Could the Middle East prove to be the United States’ Dien Bien Phu? The latter, you may remember, was where the flower of France’s colonial troops was vanquished by the Viet Minh in 1954. That military defeat in Vietnam came to symbolise the end of France as an imperial power. I exaggerate, of course: apart from Iraq, American troops are not embroiled in the Middle East and there is no great battle vaguely on the horizon. Dien Bien Phu is no more than a metaphor for the problems that can befall an imperial power in decline. The region where a similar process of angst and exhaustion might most obviously face the US today is the Middle East. Washington has long regarded it to be the most important region as far as US interests are concerned.
The UN conference on racism confronted western countries with difficult truths – but that’s no reason for anyone to walk out
I can think of only one international body that can lay claim to a semblance of democracy: the United Nations. All the other organisations that regard themselves as global – the International Monetary Fund, the World Bank and the World Trade Organisation – are creations of the west and their power structures reflect that fact. This is the reason why the United States has always had a troubled relationship with the UN; it is the one organisation where it is not assured of getting its own way. On the contrary, it often finds itself hugely outnumbered, resolutions on the Middle East and Israel being a classic trigger. That, rather than being strapped for cash, is why the US has always been so reluctant to pay its dues. So, it was no surprise to find the US boycotting this year’s UN World Conference against Racism in Geneva, or that it walked out of the first such meeting in Durban in 2001. America is invariably on the defensive on such occasions.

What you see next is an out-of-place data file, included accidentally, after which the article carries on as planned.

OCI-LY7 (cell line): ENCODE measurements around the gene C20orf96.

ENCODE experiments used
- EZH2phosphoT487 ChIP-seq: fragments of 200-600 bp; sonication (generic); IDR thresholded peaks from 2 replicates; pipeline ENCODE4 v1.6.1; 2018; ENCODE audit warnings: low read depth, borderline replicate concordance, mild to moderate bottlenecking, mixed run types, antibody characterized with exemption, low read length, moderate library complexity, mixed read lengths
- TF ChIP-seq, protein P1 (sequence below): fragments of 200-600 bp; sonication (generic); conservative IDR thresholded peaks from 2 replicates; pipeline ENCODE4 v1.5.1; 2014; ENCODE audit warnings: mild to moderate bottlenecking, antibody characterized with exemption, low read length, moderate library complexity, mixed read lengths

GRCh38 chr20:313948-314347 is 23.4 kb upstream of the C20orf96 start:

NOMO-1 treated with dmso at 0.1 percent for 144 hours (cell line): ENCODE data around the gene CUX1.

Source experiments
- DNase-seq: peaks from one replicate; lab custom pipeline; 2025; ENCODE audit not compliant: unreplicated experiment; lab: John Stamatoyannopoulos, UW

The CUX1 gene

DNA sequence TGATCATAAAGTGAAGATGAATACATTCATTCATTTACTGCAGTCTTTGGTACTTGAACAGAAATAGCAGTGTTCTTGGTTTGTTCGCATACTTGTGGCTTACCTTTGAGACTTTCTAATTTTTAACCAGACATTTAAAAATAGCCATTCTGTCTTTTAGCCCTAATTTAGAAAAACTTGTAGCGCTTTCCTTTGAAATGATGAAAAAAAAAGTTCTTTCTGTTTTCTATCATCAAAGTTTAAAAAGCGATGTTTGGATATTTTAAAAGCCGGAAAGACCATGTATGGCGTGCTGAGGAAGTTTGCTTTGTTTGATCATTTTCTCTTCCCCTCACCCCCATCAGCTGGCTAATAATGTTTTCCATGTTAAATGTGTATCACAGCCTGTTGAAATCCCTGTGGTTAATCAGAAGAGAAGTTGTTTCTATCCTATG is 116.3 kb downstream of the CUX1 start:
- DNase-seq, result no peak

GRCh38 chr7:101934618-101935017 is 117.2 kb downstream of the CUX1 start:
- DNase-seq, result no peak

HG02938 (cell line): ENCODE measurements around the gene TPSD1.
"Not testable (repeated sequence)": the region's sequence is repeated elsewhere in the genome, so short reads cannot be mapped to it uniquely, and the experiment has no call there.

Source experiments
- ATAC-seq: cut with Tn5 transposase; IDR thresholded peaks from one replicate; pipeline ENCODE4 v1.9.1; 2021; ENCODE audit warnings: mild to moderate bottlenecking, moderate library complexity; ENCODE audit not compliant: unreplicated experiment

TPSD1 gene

As an emboldened China sees, the American dollar is gravely wounded. And the days of US political supremacy are numbered
We have entered one of those rare historical periods that is characterised by a shift in global hegemony from one great power to another. The last such was between 1931 and 1945, and marked the end of Britain’s financial ascendancy and its replacement by that of the United States. It might be argued that the cold war represented a similar period, but that is a fallacy: the cold war was an ideological struggle between two powers that were always hopelessly ill-matched. This new period is marked by the rise of China and the decline of the US. Arguably the process started around a decade ago, but at that stage it was barely noticed, such was the west’s preoccupation with 9/11 and its after-effects. Indeed, the Bush administration was thinking in exactly the opposite terms: that the world was entering a golden age of American global power.